Due to the fluctuation in interest rates, it’s rare that a bond sells at its face value. A bond is more likely to sell at a premium or at a discount to its par value, which is determined by the difference between the interest rate on the bond’s issue date and the current interest rate.
Consequently, a bond’s carrying value, or book value, equals its face value plus unamortized premiums or minus amortized discounts. Any premium or discount is amortized over the bond’s term. So, at the bond’s maturity, the bond’s book value equals its par value.
Read More: How Do Bonds Work?
Bond Carrying Value Calculation
To calculate a bond's carrying value, you must know its terms:
- Bond’s Par Value: The dollar value that a bond issuer promises to repay a bondholder at the bond’s maturity date.
- Bond Interest Rate: The fixed rate of interest, or coupon rate, the bond pays until it matures.
- Bond’s Time Until Maturity: The time period during which the owner will receive interest payments from the bond’s issuer.
Consider the Bond’s Interest Rate
Once you know the bond’s par value, determine if the bond was sold at its face value, at a premium or at a discount.
If the bond’s interest rate equals the current market rate, it sells at par.If the bond’s interest rate is higher than the current market rate, it sells at a premium.If the bond’s interest rate is lower than the current market rate, it sells at a discount.
Identify Bond Discount or Premium
A bond sells at a discount if investors require a higher interest rate than the bond's stated rate. Consequently, an investor pays less to purchase the bond than the bond's face value. In turn, a bond sells at a premium if the bond's interest rate is higher than the market rate. In this case, an investor pays more to purchase the bond than the bond's face value.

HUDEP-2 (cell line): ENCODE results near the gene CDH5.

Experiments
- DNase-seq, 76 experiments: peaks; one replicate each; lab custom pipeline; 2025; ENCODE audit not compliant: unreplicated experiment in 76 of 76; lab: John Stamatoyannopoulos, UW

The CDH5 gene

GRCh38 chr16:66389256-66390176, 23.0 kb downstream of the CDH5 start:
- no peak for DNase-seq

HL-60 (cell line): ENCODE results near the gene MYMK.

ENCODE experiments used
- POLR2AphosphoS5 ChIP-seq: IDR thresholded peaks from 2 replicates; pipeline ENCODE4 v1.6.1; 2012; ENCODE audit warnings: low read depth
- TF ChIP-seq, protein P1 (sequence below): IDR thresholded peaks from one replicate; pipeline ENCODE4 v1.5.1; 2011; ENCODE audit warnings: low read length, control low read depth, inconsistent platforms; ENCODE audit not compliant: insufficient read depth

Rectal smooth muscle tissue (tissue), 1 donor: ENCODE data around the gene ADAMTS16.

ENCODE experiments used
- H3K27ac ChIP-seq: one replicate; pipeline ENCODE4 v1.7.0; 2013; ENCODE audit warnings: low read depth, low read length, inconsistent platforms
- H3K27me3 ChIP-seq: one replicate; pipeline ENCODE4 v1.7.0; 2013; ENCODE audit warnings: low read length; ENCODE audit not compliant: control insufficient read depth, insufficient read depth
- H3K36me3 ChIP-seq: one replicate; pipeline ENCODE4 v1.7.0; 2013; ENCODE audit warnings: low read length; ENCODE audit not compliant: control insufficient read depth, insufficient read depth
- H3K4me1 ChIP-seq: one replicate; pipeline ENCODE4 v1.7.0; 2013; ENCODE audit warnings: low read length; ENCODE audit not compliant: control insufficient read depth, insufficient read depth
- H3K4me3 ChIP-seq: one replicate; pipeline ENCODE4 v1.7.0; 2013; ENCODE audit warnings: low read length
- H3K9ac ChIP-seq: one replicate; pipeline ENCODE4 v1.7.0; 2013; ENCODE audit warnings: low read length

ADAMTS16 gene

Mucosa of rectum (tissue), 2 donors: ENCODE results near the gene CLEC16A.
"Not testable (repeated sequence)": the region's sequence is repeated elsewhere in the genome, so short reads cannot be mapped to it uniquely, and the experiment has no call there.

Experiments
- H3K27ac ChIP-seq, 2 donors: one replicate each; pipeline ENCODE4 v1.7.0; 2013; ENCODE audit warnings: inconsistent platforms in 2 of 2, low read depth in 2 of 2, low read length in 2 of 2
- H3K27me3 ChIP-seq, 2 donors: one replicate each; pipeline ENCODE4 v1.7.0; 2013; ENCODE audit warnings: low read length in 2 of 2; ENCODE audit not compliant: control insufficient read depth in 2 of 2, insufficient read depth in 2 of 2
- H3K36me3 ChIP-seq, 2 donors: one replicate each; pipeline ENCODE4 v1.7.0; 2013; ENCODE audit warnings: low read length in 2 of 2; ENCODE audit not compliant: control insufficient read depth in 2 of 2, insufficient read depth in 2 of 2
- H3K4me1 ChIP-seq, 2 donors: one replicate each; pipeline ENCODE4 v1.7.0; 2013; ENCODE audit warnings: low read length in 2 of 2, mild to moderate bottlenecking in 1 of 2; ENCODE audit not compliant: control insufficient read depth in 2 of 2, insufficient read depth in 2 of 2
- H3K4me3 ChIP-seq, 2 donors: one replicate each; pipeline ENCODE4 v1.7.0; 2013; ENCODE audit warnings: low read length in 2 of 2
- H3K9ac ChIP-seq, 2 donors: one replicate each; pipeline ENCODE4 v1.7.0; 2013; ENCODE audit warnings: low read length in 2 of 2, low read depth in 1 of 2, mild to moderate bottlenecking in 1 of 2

Due to the fluctuation in interest rates, is common for a bond to trade at a discount or premium. Both the discount and premium are amortized over the bond's lifetime so that its face value equals its carrying value when it reaches maturity.
Determine Bond's Outstanding Period
Next, you determine the time period between the bond’s issuance and its maturity. The bond’s premium or discount will be amortized over that period. By knowing the amount of the premium or discount that has been amortized, you can calculate the carrying value. Often amortization occurs on a straight-line basis, meaning the same amount is amortized for each reported period.
Read More: Bond Stated Interest Rate Vs. Market Rate
The Carrying Value of a Bond
By knowing the amount of the premium or discount that has been amortized, you can calculate the bond's carrying value. Often amortization occurs on a straight-line basis, meaning the same amount is amortized for each reported period.
To calculate the bond’s carrying value, either subtract the unamortized portion of the bond's discount from the bond’s face value or add the bond’s premium to the bond's face value:
Bond Carrying Value = Bond Face Value - Unamortized Bond Discount
Bond Carrying Value = Bond Face Value + Bond Premium
Billie Nordmeyer is an IT consultant of 25 years standing. As a senior technical consultant for SAP America and Deloitte Touche DRT Systems, a business analyst, senior staff, and independent consultant, Billie has worked across the retail, oil and gas, pharmaceutical, aeronautics and banking industries. Billie holds a BSBA accounting, MBA finance, MA international management as well as the Business Analyst and Software Project Management certificates from the Cockrell School of Engineering at the University of Texas at Austin.